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What happens to a woman's brain when she becomes a mother

Motherhood changes our brains and writer Chelsea Conaboy wants us to know that.

What happens to a woman's brain when she becomes a mother

It's no secret that becoming a mother changes you. When we find out we're expecting we also expect our lives, our sleeping habits, and our bellies and breasts to change.

The one place we don't expect change is in our brains, but thanks to a report in the Boston Globe Magazine, the word is out: The brain changes women experienced in pregnancy are significant.

So why is no one talking about this and how it impacts mothers?

That's the question journalist (and mother) Chelsea Conaboy sought to answer when she wrote her now viral article, "Motherhood brings the most dramatic brain changes of a woman's life."

You've likely seen in it your Facebook feed (and if you haven't, it's definitely worth the read). Mothers have been sharing the story online, posting it along with comments like "I'm not crazy after all!" and "I wish all new moms knew this." One mom simply just wrote "legit" when linking to the piece.

The comments scattered across social media prove that Conaboy investigation into maternal brain changes was needed. And it started because she needed these answers, too.

"It was such an important topic for me because it was something that was affecting me so deeply," she tells Motherly. "And that's how this story really began. I had this experience of basically heightened anxiety after my first son was born and I started looking at the research around women's brains and the transition to motherhood."

When she dug into the neurobiology of the maternal mind Conaboy learned that her anxiety was due in part to powerful maternal brain changes that are "intended specifically to help us do this job of being a parent", she says.

"It really was helpful to me to think of those changes as productive and empowering rather than something that impaired me," she explains.

“Neglected Neurobiology”

As Conoboy wrote for the Globe, "Women experience a flood of hormones during pregnancy, childbirth, and breastfeeding that primes the brain for dramatic change in regions thought to make up the maternal circuit."

Parts of the brain that help us multitask, empathize and regulate our responses to stimuli or threats are affected by this surge of hormones, she explained.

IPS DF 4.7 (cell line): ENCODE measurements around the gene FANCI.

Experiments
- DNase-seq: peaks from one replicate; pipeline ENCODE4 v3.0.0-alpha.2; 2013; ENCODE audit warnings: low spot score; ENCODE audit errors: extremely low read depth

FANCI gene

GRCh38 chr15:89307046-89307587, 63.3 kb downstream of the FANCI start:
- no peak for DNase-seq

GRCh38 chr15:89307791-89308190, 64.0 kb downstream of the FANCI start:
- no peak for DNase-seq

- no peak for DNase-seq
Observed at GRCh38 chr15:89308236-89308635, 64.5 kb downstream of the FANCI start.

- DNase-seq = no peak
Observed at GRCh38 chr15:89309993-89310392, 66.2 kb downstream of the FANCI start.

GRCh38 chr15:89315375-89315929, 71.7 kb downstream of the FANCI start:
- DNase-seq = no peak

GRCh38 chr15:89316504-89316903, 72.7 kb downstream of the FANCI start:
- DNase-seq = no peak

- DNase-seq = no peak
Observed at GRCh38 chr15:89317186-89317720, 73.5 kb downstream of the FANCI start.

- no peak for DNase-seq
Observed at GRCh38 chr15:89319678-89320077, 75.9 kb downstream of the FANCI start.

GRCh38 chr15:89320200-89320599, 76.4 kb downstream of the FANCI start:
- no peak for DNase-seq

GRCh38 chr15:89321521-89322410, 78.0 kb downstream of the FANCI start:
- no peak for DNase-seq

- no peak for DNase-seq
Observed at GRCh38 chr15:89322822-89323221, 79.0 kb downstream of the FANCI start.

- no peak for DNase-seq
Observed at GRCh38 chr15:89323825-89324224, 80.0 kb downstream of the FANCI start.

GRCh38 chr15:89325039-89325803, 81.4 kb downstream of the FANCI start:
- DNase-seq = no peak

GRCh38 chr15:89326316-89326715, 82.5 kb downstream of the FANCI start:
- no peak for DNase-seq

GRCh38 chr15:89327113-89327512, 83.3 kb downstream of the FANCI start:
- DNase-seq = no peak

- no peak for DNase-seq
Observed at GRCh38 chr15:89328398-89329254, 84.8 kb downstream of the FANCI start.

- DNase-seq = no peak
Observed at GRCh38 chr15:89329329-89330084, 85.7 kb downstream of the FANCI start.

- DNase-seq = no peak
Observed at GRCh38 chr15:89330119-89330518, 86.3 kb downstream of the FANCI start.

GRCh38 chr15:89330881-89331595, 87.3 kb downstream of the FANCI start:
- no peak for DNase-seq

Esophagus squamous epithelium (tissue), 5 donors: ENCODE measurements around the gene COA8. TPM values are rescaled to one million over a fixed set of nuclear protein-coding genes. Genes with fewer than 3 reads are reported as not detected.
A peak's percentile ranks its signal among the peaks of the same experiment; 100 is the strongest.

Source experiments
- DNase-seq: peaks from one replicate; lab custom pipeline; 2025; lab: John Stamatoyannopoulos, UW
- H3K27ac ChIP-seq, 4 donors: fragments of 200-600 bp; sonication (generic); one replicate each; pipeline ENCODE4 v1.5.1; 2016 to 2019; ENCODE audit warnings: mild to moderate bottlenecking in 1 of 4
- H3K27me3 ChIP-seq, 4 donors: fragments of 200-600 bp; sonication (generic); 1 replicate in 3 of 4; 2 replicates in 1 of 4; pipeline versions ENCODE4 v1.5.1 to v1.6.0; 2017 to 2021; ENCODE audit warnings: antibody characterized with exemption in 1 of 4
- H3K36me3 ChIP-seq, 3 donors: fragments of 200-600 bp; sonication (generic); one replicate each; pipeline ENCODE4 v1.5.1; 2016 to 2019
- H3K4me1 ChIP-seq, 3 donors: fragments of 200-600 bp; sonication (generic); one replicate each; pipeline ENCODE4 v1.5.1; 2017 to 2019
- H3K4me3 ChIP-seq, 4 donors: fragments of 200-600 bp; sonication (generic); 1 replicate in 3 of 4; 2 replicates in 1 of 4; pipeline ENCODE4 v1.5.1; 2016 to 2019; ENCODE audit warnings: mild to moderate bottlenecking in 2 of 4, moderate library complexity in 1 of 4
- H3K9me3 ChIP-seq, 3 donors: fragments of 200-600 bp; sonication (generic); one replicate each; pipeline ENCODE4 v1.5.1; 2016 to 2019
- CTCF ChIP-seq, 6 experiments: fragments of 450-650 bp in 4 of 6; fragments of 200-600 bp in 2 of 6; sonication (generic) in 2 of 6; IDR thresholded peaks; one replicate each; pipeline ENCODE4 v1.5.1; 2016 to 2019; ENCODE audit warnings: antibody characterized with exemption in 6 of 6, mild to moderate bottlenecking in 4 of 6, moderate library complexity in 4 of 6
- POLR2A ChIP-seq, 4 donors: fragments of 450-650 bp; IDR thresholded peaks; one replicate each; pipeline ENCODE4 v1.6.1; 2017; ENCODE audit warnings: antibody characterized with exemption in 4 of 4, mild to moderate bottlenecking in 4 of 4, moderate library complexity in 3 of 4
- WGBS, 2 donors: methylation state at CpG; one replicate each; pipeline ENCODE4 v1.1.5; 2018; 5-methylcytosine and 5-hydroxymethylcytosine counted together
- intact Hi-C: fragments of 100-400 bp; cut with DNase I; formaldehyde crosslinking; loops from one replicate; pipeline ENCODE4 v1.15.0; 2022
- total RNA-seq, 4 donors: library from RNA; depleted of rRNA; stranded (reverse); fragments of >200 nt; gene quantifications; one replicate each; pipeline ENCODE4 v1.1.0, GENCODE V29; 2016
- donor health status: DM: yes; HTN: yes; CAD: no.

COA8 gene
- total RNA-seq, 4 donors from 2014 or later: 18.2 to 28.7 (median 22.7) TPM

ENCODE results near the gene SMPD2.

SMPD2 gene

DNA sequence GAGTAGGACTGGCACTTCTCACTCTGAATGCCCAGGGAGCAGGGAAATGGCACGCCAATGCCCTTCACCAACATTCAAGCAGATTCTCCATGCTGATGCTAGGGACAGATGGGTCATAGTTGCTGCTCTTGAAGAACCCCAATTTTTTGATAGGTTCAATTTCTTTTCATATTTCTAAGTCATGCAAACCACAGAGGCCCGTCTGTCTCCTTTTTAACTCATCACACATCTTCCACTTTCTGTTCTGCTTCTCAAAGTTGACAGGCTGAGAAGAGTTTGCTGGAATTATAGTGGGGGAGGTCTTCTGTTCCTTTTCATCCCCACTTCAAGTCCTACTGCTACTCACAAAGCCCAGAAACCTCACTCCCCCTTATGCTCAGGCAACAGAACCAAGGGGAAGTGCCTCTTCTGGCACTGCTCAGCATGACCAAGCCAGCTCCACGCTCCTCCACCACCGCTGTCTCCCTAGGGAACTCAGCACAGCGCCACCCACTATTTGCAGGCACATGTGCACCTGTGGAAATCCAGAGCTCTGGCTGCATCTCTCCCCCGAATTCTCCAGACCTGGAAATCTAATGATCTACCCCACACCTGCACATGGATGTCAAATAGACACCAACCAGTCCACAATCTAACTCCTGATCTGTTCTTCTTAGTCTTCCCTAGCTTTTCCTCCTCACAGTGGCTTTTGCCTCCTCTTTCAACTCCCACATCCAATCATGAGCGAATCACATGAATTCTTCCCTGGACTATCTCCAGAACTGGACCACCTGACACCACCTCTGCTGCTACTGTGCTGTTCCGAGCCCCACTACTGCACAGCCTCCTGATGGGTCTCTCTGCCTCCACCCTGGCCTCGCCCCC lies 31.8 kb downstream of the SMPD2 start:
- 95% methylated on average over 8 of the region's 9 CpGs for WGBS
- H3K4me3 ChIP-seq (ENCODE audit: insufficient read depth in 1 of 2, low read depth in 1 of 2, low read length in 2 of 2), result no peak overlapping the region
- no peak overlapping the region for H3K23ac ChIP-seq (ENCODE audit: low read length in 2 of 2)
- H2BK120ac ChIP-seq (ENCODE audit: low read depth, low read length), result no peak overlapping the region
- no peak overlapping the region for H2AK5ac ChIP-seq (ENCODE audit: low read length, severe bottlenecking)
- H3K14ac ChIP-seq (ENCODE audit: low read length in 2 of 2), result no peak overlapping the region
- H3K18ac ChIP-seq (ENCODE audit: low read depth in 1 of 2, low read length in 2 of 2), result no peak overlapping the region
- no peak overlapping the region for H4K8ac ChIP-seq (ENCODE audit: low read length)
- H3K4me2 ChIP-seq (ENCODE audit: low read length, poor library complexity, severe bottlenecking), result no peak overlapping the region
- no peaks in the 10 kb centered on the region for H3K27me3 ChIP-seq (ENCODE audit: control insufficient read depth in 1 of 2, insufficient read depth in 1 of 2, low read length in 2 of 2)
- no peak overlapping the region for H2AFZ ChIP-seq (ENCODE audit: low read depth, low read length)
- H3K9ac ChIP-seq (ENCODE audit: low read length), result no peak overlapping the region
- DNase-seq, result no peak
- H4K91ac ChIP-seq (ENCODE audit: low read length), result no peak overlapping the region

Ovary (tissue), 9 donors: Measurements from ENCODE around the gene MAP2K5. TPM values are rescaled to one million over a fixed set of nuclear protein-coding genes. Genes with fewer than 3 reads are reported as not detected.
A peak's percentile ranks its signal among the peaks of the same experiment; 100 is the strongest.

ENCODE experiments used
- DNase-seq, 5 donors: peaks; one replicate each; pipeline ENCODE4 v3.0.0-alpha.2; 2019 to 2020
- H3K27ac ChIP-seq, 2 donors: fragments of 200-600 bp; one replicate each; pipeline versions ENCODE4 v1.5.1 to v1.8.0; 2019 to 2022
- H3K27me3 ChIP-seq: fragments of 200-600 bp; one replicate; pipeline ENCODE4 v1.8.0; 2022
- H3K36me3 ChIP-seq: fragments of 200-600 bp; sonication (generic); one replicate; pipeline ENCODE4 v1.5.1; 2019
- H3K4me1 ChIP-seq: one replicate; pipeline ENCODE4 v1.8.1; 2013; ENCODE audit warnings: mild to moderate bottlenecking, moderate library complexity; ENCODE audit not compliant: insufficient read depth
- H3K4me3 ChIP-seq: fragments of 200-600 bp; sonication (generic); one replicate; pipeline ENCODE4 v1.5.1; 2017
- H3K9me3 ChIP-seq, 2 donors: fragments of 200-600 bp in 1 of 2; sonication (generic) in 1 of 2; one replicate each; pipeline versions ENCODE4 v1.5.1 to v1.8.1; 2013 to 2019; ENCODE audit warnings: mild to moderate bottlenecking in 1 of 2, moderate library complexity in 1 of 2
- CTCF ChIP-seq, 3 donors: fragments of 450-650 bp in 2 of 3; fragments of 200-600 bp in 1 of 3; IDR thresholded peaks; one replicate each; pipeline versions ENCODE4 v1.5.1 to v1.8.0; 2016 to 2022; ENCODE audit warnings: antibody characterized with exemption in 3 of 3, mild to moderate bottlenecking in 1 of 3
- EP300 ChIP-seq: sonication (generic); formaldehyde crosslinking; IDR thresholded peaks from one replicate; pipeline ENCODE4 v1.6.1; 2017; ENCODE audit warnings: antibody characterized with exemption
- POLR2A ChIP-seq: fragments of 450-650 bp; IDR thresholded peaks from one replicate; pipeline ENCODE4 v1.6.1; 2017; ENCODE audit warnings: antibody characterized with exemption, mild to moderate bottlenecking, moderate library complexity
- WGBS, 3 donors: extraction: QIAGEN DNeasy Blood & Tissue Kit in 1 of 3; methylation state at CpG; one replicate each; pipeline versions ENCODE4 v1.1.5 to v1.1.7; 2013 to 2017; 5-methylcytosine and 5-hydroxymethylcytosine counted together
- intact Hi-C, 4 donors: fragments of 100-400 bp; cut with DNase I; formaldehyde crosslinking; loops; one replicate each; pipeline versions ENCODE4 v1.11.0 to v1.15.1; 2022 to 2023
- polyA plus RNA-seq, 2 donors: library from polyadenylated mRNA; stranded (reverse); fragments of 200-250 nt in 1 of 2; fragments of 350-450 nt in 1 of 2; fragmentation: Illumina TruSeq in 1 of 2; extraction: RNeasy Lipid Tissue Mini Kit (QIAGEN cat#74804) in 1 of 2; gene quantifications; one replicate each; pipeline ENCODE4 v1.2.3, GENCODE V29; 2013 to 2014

It's a really basic, beautiful and powerful change that takes place, as maternal brain researcher Jodi Pawluski told Conaboy, it's one of the most significant biological events in a mother's life.

Conaboy hopes her piece will help more mothers understand how powerful these brain changes are and believes that understanding what's happening to us may help moms reframe and reclaim our experiences, even (or especially) when the changes are impacting us negatively.

"I think we all as mothers or expectant mothers need to be really mindful that things can go wrong and that we need to seek help when that's appropriate and necessary," she says. "There's good, proven treatments and support systems."

A conversation worth having

Understanding how normal all this is can help women feel comfortable getting help, but also just feel more comfortable with what they're experiencing. It might make it less scary, not more so.

Conaboy says she's heard from expecting mothers who have thanked her for helping them prepare for how their mental health may be impacted postpartum, and also from mothers who are already raising children and are struggling, and have thanked her for just helping them understand why.

Until recently, many prenatal care providers were hesitant to address maternal brain changes with expecting mothers for fear of overwhelming patients, but in the wake of her story, Conaboy hasn't just heard from moms who want this information, but also from midwives and doulas who say they're already incorporating this information into their practices and don't find it's too much for patients to deal with.

"It can be overwhelming but I think that's true of anything that happens during pregnancy. Hopefully medical providers are really thoughtful about how they communicate with women," says Conaboy, who recalls how one of her sources for the story, researcher Ruth Feldman, explained that "just because it has to be handled carefully doesn't mean we shouldn't talk about it."

Thanks to Conaboy, women are talking about it online and with each other, even if our prenatal care providers aren't yet leading the conversation.

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